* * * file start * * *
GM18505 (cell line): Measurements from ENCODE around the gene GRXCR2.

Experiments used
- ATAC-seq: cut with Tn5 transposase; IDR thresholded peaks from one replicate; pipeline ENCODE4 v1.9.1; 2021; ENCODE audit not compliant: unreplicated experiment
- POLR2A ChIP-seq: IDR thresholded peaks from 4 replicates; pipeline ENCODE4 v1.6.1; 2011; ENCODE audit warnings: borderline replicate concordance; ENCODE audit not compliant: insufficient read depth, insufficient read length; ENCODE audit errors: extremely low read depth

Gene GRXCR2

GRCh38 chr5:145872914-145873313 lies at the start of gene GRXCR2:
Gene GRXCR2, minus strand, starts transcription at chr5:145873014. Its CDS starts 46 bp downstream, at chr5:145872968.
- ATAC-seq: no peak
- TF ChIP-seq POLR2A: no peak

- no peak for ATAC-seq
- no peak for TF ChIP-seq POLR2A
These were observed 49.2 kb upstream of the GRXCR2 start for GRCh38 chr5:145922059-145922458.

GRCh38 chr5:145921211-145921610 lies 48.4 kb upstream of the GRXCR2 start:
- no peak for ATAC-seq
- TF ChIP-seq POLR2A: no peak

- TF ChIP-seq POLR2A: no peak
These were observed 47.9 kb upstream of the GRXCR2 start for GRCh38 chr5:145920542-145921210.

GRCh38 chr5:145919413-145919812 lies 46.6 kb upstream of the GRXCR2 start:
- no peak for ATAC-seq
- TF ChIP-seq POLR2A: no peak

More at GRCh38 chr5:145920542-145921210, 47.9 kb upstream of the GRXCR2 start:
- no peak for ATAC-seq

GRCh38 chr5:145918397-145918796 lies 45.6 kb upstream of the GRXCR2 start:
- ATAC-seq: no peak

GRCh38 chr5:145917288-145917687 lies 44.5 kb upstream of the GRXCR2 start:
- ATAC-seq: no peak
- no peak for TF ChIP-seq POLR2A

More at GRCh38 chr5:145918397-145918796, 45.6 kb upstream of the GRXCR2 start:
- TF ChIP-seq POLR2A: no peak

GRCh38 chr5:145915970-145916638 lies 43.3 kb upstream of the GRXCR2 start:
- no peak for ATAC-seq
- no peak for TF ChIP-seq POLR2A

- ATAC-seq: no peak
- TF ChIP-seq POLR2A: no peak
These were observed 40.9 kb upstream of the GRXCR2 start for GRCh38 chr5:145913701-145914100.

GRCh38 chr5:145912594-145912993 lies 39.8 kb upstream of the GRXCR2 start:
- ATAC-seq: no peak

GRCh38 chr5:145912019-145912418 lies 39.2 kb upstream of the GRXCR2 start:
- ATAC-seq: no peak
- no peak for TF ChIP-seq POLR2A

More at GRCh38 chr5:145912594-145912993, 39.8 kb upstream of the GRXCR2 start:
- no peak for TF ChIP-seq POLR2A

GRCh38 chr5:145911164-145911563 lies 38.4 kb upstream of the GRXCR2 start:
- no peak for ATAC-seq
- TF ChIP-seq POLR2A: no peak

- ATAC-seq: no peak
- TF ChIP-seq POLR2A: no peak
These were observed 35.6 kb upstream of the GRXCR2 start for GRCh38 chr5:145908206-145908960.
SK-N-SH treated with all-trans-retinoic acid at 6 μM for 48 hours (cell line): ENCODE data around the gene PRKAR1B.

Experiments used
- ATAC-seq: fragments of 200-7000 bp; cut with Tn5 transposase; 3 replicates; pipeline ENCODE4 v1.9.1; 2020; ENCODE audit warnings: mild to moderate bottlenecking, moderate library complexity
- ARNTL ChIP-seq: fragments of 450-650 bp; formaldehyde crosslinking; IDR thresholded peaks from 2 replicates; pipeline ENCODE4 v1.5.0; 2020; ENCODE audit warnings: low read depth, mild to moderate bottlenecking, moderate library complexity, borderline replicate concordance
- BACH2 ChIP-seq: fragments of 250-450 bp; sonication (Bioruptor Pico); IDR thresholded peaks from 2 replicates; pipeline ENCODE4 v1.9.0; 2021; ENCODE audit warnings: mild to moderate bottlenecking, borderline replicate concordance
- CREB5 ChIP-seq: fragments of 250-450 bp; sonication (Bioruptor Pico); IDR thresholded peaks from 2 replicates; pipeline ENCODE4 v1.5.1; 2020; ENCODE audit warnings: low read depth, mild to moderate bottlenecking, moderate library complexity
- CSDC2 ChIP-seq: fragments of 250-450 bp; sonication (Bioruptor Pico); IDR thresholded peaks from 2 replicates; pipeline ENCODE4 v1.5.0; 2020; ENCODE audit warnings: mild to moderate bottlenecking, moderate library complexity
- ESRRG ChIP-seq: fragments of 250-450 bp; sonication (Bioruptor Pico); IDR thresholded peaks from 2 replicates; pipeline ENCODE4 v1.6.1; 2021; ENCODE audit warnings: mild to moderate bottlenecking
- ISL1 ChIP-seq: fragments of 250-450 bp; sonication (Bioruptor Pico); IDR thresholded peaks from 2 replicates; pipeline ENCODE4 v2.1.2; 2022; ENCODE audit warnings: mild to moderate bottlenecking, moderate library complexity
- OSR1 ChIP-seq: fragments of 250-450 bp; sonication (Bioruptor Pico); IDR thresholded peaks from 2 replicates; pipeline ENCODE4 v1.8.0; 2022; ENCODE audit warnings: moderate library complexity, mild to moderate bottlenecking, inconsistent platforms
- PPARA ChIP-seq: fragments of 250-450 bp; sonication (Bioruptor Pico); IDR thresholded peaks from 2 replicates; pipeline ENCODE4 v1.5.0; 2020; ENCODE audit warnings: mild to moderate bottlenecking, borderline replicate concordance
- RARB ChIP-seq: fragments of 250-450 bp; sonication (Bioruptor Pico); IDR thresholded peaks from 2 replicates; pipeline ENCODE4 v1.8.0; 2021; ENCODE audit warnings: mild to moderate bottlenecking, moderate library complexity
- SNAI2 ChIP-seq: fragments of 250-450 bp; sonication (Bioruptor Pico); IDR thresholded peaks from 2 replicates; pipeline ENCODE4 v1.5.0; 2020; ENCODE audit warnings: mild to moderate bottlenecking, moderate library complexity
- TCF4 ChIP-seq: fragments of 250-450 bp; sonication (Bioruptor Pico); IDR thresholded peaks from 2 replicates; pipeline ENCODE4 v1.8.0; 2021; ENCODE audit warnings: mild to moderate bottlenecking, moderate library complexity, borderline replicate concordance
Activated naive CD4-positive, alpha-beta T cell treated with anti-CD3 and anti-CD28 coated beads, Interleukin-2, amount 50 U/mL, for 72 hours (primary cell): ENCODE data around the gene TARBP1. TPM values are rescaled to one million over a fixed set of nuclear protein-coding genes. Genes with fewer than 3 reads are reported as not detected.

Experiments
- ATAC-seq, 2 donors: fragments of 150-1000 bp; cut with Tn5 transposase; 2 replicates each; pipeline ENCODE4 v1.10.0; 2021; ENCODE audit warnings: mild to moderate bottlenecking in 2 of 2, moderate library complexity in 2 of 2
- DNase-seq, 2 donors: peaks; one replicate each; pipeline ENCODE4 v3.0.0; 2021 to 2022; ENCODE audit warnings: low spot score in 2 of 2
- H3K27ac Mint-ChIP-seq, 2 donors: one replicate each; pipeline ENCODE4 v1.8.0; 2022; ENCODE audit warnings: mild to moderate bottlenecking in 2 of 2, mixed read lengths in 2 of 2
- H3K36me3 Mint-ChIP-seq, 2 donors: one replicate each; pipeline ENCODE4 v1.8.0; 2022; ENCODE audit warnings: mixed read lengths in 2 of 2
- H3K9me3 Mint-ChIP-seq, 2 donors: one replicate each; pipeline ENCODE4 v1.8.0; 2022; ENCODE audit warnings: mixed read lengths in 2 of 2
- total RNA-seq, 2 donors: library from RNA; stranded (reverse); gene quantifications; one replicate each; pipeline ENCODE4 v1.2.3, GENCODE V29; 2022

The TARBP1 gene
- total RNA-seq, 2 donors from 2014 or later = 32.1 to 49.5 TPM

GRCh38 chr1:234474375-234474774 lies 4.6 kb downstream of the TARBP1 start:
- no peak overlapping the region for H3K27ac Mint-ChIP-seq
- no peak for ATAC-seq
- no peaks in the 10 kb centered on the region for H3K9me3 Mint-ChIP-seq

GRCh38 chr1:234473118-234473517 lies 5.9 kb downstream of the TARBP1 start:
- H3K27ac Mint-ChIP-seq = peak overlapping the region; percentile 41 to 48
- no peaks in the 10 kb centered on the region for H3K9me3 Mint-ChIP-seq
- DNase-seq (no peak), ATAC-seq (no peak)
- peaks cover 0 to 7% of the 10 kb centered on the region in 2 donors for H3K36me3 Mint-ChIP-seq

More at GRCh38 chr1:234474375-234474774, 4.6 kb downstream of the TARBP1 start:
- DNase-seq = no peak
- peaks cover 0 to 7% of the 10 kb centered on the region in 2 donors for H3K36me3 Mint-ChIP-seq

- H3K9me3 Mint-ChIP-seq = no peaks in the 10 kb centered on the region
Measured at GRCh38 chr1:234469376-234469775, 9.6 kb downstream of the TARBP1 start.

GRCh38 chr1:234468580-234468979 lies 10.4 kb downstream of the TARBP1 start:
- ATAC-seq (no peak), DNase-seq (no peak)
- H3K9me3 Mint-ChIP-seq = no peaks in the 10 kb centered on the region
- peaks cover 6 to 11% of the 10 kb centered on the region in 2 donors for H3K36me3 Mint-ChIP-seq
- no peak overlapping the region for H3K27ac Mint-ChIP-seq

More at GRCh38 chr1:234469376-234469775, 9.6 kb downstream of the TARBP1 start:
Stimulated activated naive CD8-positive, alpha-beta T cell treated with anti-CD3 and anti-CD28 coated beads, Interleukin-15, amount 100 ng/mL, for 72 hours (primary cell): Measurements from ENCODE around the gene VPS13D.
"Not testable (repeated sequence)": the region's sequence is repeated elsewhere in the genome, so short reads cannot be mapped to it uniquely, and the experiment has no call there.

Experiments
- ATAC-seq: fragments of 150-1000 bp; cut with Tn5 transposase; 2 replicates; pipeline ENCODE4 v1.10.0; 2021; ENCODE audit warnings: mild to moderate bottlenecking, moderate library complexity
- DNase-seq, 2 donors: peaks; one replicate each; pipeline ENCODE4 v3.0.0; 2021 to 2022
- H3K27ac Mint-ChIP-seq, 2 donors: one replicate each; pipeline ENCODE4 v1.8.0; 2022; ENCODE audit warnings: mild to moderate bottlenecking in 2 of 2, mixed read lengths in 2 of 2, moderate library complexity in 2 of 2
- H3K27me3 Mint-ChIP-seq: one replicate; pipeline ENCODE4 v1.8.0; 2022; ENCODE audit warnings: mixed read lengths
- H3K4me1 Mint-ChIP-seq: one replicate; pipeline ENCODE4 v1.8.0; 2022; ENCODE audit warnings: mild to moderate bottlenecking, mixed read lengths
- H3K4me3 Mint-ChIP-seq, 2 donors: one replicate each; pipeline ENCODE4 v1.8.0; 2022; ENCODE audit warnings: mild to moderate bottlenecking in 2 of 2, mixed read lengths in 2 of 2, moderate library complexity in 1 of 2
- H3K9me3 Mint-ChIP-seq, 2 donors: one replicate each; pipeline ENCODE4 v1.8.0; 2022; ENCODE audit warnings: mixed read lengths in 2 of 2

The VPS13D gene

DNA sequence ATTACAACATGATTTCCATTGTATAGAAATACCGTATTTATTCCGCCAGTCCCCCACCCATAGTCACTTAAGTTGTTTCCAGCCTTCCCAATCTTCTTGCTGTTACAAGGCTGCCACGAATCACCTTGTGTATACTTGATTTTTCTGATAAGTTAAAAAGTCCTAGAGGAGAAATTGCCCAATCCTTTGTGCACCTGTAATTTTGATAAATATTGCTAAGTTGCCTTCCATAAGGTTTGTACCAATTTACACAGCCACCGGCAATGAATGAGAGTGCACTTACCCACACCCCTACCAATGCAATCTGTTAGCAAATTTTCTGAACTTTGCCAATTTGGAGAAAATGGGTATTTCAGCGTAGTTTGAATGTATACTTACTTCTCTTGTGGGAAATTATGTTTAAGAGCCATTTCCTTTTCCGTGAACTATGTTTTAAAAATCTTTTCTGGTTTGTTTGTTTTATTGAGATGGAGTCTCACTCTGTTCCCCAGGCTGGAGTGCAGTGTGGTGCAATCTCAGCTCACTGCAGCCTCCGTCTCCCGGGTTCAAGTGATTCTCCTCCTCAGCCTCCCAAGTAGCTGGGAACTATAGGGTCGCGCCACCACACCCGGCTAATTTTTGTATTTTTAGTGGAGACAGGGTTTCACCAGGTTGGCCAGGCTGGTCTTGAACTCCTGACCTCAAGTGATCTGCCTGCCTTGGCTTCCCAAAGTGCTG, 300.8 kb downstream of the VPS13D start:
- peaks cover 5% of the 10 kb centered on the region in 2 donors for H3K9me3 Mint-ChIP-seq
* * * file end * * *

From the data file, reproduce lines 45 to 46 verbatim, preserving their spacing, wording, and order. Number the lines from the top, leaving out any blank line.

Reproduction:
- TF ChIP-seq POLR2A: no peak

- ATAC-seq: no peak